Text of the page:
Marie Silver and Kate Devlin
STEM Education Institute and Greenfield Community College
“STEM RAYS After-school Science Clubs”
The STEM ED Institute is in its second year of an NSF funded project designed to increase student interest in science in the 4th - 8th grade in Franklin County. A collaborative project with Greenfield Community College, STEM RAYS stands for Science, Technology, Engineering and Mathematics Research Academies for Young Scientists. Teachers from schools around Franklin County work directly with science faculty from UMass, GCC and Smith College on authentic research projects that they then implement with students in after school science clubs. Kate Devlin, Adjunct Faculty at GCC and a STEM ED Institute staff member, is one of the after school science club instructors working with Curtice Griffin on Bird Research. Kate will describe her work with STEM RAYS and discuss the impact she sees on student interest in science. Students in her three after school clubs at Deerfield and Sheffied Elementary are engaging in a wide variety of bird ecology studies on a weekly basis in their after-school programs.
FIRST Regional Director for Massachusetts
FIRST Senior Mentor for New England
“The Demand Side of STEM - F.I.R.S.T. plays an important role in pushing the envelope for all students”
FIRST is more than the high school FIRST Robotics Competition; it now encompasses programs for students from grade 2 [or earlier] through college. Find out how this international program can serve all the students in your school system and will allow them to continue involvement for the rest of their lives. Steve Cremer, FIRST Regional Director and Senior Mentor for Southern New England, will present what is new and exciting in FIRST including the new curriculum and framework links to Technology/ Engineering, Science, Math and ELA standards both in Massachusetts and around the world. Hear about the partnerships with leading corporations which have created the FIRST Tech Challenge, FIRST LEGO League, Junior FIRST LEGO League, along with premier FIRST Robotic Challenge. Recent research has shown that after school and out of school programs have a profound effect on student performance and their overall lifeskills in the STEM areas. Students are many times more willing to undertake difficult areas of study because they are aware of the excitement such study can bring to their lives and careers.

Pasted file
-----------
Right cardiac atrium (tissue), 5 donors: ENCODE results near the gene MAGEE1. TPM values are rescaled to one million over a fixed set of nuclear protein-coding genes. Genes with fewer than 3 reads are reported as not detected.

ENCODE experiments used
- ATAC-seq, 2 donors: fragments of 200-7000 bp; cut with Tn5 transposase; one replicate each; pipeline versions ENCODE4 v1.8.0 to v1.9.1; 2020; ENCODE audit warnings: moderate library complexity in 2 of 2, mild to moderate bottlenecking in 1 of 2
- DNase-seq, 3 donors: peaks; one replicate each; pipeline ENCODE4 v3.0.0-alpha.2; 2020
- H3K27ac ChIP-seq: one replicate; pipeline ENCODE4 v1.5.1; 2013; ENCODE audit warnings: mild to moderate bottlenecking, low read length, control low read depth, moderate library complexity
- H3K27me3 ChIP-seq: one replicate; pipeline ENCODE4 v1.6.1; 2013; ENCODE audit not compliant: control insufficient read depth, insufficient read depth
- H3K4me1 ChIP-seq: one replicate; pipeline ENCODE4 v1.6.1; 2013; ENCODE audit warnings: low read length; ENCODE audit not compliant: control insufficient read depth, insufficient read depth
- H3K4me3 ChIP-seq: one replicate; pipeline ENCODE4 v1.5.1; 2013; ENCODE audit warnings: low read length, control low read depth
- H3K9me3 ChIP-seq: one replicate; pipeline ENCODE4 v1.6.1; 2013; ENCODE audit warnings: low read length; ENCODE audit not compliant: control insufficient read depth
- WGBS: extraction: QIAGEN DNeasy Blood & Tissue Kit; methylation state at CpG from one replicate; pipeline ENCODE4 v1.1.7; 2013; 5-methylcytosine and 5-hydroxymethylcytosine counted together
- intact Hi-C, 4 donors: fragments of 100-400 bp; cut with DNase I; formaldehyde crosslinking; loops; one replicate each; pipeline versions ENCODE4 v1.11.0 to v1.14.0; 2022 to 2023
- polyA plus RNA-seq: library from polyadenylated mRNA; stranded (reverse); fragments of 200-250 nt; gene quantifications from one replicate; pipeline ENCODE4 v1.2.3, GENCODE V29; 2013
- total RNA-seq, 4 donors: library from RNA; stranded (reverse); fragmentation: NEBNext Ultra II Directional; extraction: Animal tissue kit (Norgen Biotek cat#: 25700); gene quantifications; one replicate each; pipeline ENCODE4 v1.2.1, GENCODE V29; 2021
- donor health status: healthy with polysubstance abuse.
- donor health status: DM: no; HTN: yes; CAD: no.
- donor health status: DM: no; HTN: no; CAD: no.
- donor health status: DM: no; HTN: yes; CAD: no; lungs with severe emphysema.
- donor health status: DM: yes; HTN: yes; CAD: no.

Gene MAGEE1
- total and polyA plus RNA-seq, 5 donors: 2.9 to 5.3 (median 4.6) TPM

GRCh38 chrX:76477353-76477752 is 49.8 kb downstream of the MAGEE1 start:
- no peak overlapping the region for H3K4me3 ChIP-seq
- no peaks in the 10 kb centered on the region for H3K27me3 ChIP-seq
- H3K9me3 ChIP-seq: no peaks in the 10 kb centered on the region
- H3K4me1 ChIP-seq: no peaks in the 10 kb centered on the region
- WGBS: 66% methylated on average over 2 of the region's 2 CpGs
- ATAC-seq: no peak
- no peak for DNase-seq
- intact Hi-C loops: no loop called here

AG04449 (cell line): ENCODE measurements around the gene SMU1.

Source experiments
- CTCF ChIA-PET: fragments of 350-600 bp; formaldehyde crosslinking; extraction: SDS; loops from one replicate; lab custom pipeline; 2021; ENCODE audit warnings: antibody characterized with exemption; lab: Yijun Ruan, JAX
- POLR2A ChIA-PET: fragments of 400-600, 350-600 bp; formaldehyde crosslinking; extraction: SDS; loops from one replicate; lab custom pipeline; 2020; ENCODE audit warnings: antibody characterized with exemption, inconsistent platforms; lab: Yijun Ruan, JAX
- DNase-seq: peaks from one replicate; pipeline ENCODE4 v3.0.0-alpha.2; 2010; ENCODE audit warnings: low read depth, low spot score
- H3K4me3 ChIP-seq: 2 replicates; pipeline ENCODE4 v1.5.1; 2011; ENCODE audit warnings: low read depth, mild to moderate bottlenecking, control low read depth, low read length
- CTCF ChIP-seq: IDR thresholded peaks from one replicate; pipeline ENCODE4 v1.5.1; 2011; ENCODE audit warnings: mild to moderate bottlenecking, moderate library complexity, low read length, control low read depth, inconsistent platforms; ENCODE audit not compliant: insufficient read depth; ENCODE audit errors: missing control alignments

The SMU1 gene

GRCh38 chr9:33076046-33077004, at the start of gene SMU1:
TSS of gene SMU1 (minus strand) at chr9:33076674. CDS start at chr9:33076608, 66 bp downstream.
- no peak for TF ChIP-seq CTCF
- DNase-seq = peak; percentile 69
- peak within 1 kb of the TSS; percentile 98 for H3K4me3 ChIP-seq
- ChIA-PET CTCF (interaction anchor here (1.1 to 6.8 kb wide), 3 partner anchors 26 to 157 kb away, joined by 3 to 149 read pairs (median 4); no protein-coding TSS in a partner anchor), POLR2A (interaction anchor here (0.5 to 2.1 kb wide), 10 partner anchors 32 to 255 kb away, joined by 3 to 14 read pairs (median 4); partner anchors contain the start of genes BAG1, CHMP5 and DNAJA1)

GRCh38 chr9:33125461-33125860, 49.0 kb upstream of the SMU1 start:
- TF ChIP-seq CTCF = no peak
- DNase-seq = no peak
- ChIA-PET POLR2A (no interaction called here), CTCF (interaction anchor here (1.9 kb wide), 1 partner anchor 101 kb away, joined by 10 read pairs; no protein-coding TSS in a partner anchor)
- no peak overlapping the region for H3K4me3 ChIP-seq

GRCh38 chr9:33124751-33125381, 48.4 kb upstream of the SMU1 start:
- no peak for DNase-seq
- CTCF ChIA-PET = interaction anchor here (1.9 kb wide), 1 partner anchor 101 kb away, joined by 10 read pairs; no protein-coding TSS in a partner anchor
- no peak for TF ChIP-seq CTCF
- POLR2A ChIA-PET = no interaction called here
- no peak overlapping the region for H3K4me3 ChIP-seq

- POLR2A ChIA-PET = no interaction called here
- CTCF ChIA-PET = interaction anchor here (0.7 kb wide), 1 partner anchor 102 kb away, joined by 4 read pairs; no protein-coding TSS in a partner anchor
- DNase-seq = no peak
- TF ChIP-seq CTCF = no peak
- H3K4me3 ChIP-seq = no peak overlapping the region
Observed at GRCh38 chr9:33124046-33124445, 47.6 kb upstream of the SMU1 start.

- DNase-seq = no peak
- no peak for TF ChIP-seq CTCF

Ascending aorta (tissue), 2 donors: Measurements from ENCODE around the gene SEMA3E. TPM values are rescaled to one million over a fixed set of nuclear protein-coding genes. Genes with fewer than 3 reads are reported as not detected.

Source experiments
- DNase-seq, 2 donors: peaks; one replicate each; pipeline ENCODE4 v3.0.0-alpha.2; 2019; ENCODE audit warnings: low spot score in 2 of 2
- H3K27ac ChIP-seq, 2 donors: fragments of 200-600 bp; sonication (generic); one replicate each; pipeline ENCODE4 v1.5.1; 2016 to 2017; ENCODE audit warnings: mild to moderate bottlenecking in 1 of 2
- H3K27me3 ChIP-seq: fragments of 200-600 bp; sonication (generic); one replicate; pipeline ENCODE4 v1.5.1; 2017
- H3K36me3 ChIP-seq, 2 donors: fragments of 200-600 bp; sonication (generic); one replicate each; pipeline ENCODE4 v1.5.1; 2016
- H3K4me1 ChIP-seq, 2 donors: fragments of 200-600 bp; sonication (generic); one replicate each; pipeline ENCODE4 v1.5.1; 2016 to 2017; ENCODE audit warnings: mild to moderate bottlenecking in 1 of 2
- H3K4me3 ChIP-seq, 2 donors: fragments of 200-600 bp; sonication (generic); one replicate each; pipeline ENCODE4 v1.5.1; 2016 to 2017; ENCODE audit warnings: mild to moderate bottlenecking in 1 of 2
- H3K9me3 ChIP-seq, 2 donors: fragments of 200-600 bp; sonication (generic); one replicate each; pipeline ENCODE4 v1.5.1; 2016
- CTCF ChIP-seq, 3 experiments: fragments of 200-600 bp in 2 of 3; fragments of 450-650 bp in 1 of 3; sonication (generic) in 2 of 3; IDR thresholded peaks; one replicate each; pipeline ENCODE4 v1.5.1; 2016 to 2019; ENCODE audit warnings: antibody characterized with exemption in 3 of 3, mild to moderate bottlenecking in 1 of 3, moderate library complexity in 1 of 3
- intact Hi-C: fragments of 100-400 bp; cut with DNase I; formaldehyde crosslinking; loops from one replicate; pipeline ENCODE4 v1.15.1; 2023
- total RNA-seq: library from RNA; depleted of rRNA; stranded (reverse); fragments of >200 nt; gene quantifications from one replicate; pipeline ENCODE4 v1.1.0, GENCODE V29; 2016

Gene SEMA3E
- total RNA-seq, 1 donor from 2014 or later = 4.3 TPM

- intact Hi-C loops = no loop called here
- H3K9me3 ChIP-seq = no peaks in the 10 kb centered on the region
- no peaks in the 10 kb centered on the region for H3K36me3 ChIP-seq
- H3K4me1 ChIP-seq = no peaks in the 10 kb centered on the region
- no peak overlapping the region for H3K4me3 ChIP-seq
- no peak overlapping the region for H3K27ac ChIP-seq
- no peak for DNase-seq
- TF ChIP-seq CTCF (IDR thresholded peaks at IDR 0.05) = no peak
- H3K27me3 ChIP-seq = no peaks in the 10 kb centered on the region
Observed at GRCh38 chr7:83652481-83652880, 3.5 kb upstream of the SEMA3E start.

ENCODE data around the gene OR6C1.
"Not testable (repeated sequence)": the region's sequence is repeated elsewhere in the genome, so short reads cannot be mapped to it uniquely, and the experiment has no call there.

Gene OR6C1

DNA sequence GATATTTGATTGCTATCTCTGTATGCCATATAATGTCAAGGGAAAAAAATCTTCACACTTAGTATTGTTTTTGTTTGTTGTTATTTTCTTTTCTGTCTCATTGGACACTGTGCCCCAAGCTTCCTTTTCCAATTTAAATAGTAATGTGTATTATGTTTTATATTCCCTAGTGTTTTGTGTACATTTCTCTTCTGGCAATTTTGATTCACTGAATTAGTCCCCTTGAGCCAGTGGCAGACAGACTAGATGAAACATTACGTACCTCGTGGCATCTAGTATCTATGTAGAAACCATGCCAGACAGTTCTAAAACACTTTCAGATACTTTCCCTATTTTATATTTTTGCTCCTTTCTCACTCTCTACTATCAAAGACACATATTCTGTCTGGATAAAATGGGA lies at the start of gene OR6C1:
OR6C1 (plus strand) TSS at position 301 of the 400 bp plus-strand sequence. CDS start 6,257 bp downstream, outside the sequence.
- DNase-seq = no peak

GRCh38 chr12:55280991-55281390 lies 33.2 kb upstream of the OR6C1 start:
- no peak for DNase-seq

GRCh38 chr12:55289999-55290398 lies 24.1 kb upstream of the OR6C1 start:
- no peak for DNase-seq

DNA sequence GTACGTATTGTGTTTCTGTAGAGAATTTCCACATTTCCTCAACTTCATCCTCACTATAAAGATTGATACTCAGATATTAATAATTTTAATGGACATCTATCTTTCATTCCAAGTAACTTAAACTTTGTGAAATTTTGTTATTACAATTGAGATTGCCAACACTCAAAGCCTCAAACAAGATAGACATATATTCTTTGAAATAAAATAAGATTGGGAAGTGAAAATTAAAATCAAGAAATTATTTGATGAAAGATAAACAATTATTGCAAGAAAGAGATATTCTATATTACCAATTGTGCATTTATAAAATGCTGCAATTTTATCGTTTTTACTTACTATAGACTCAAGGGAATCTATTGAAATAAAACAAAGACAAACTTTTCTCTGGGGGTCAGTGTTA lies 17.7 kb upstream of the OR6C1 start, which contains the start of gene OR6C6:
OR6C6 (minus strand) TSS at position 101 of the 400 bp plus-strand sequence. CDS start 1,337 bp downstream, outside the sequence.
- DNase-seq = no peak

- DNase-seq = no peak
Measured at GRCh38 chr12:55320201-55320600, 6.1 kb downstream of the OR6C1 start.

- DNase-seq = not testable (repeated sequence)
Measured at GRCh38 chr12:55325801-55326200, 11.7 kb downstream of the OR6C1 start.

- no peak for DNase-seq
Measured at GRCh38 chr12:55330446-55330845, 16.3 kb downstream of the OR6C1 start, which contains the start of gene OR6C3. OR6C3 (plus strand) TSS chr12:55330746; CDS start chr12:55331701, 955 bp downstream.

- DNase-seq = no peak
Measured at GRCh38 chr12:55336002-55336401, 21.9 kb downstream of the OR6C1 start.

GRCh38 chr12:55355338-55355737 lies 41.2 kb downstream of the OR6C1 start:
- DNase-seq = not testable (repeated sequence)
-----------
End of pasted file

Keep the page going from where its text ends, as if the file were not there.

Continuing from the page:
Teacher Ed. & Curriculum Studies, University of Massachusetts
“Learning to Be a Scientist -- How University Students Learn to Become Researchers”
Over the past several years I have been studying an interdisciplinary scientific research project to understand how people learn to be scientists. From this previous research my graduate students and I developed a model for this educational process. The model describes the process as an apprenticeship that takes place in research groups. It considers the structure of the research groups, the roles of students in the groups, and their status in the groups. In this presentation I will discuss the details of the model and its implications for the education of new scientists and engineers.
Elizabeth A Connor
Department of Biology, University of Massachusetts
“BIO 2010: A Roadmap for Curriculum Redesign in the Life Sciences”